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Backhanded barbecue compliment: Houston ranked the 5th best "big city" barbecue spot in America

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Franklin BBQ
Franklin's Barbecue in Austin. Photo courtesy of Franklin Barbecue
Pecan Lodge
Pecan Lodge in Dallas. Photo courtesy of Pecan Lodge
News_Peter Barnes_backyard barbecue_Levi Goode_THIS
Goode Company in Houston. Courtesy of Goode Company Barbecue
Franklin BBQ
Pecan Lodge
News_Peter Barnes_backyard barbecue_Levi Goode_THIS

There have been many great debates about the best barbecue joints in the country. And, if you believe Texas Monthly, they are all in Texas.

Travel + Leisure readers tend to agree that the majority of America’s great barbecue is served in the Lone Star State. On a recent roundup of America’s Best Cities for Barbecue, Texas took four of the Top 10 spots: Austin (No. 4), Houston (No. 5), San Antonio (No. 6) and Dallas-Fort Worth (No. 8).

The info was gleaned from the publication’s American’s Favorite Cities survey, in which readers ranked 35 metro areas for qualities such as people, nightlife, culture and, of course, dining. So bear in mind that this list of the “best in America” doesn’t even take into account cities like Lexington, Kentucky, or St. Louis, Missouri, which were not among those 35.

With that out of the way, let us bask in this barbecue glory.

In what it calls “big-business city” Houston, T+L mentions “mom-and-pop-style Gatlin’s BBQ, in The Heights, and (not surprising for a tourist curated ranking) Goode Company, with the old standby lauded for its smoked duck, jalapeño cheese bread and rich Brazos Bottom pecan pie.” Beaver’s also surprisingly receives praise as the place to go “to keep your blood-brisket level high.”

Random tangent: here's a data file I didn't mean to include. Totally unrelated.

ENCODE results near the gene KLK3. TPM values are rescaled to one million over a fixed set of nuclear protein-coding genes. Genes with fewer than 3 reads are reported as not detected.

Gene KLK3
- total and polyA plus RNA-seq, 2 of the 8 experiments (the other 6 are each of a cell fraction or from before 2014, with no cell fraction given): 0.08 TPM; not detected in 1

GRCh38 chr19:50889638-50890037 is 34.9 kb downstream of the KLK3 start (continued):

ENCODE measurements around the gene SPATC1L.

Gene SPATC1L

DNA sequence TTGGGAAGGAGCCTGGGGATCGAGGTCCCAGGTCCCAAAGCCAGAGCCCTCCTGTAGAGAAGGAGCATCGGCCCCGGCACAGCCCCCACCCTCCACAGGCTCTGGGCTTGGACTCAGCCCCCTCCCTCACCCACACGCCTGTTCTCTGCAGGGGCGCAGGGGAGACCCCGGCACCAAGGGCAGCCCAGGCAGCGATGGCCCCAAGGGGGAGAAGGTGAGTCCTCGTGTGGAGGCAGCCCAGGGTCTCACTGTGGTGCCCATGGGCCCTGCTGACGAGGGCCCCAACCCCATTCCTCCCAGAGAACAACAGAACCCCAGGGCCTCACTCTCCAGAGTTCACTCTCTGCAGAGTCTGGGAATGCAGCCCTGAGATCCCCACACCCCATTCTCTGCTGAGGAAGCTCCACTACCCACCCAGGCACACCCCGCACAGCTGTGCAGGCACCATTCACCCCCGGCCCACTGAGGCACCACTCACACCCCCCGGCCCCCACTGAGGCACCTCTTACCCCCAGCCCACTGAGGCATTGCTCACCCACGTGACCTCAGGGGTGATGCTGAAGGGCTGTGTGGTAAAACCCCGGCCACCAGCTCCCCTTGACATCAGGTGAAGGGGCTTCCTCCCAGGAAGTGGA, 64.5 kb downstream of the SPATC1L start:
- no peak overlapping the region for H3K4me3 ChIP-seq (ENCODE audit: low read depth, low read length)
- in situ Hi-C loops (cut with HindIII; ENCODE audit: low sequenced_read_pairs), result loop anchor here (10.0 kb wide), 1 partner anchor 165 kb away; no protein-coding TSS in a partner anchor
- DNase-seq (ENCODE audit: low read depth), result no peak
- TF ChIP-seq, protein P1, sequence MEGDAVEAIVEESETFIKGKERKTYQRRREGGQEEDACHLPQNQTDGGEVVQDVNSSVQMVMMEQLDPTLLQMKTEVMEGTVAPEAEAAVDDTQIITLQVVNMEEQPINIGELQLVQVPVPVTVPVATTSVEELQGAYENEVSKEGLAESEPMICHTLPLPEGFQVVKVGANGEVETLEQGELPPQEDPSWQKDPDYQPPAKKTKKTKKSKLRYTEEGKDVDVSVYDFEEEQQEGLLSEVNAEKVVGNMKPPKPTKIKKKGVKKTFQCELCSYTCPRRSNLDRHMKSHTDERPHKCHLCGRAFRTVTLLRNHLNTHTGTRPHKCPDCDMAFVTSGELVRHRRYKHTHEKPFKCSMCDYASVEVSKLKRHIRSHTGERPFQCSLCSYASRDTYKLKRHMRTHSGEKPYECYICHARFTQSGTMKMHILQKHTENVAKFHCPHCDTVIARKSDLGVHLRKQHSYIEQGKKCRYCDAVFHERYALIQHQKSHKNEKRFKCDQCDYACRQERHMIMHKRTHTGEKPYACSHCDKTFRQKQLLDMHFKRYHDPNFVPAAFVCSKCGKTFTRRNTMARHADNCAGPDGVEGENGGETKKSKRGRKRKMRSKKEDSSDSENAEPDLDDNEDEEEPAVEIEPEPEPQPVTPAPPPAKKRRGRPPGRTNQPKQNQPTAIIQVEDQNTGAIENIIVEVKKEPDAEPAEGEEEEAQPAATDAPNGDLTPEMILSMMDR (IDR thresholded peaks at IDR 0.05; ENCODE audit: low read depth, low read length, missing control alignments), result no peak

In the Dallas area, T+L just had to mention stalwarts Sonny Bryan’s and Angelo’s in Fort Worth, as well as current media darling Pecan Lodge (there was even a plug for its new Deep Ellum digs) and Lockhart Smokehouse, the “North Texas branch of Lockhart’s legendary Kreuz Market, where you eat your brisket, sausage and beef ribs right off the butcher paper (and sans sauce).”

About Austin, T+L writes, “Iron Works and the Salt Lick are traditional favorites, but these days the lines are longest at Franklin Barbecue in East Austin, which serves meat-market-style brisket, turkey, sausage and more on pink butcher paper, with white bread and three sauces (including an espresso-based version) on the side.” Nearby Lockhart — also a city not in the original T+L survey — gets a shout out as “barbecue-lover’s day trip” where Smitty’s Market and Black’s await.

No. 6-ranked San Antonio gets props for its “cutting-edge style” at new establishments like Granary ’Cue & Brew in the Pearl Brewery, where brisket and house-made sausage are served alongside dishes such as grilled quail, root-beer sauteed scallops and Texas toast glazed with a mixture of brisket drippings, butter and sea salt. But the River City also pleases traditionalists with Texas Pride Barbecue, which “keeps it classic.”

Here is the full list (and remember the bit about the cities in the original survey, because somewhere around No. 10, it starts to get silly):

  1. Nashville, Tennessee
  2. Memphis, Tennessee
  3. Kansas City, Missouri
  4. Austin, Texas
  5. Houston, Texas
  6. San Antonio, Texas
  7. Charleston, South Carolina
  8. Dallas-Fort Worth, Texas
  9. Savannah, Georgia
  10. New Orleans, Louisiana
  11. Atlanta, Georgia
  12. Honolulu, Hawaii
  13. Chicago, Illinois
  14. Denver, Colorado
  15. Orlando, Florida
  16. Portland, Oregon
  17. San Diego, California
  18. Portland, Maine
  19. Providence, Rhode Island
  20. Philadelphia, Pennsylvania

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